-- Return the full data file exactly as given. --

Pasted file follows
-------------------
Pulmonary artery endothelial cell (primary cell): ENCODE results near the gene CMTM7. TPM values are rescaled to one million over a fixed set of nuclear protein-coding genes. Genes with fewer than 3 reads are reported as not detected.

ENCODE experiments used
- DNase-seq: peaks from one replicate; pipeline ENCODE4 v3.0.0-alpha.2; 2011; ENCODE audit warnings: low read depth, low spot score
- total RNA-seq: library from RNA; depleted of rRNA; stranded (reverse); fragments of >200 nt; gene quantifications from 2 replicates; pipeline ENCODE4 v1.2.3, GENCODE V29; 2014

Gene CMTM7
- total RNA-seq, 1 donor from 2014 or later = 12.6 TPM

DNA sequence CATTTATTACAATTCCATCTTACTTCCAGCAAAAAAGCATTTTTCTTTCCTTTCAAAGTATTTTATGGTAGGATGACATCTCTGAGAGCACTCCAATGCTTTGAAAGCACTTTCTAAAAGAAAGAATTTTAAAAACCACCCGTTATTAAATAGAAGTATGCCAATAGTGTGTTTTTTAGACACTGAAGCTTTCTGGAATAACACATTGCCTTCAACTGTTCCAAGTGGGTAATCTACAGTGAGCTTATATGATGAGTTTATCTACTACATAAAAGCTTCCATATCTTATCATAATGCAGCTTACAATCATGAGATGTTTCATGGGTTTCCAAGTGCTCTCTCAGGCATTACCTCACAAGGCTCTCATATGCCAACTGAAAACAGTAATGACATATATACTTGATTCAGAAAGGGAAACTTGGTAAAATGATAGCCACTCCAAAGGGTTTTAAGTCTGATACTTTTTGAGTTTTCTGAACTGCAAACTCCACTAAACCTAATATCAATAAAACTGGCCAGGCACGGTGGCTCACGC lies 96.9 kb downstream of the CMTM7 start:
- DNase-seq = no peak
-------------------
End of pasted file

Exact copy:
Pulmonary artery endothelial cell (primary cell): ENCODE results near the gene CMTM7. TPM values are rescaled to one million over a fixed set of nuclear protein-coding genes. Genes with fewer than 3 reads are reported as not detected.

ENCODE experiments used
- DNase-seq: peaks from one replicate; pipeline ENCODE4 v3.0.0-alpha.2; 2011; ENCODE audit warnings: low read depth, low spot score
- total RNA-seq: library from RNA; depleted of rRNA; stranded (reverse); fragments of >200 nt; gene quantifications from 2 replicates; pipeline ENCODE4 v1.2.3, GENCODE V29; 2014

Gene CMTM7
- total RNA-seq, 1 donor from 2014 or later = 12.6 TPM

DNA sequence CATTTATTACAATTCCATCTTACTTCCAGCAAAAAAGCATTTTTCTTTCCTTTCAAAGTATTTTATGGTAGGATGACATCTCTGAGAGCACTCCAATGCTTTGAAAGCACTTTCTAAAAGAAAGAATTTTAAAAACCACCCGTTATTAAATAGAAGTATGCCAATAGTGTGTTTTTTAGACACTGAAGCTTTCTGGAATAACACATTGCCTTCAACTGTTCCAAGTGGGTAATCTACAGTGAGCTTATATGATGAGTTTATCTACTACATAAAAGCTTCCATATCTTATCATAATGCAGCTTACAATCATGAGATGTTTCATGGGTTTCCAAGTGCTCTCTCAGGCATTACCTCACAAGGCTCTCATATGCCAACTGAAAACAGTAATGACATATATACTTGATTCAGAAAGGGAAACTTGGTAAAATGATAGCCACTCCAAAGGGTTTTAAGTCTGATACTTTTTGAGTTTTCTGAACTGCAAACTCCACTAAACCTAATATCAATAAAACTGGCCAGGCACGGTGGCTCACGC lies 96.9 kb downstream of the CMTM7 start:
- DNase-seq = no peak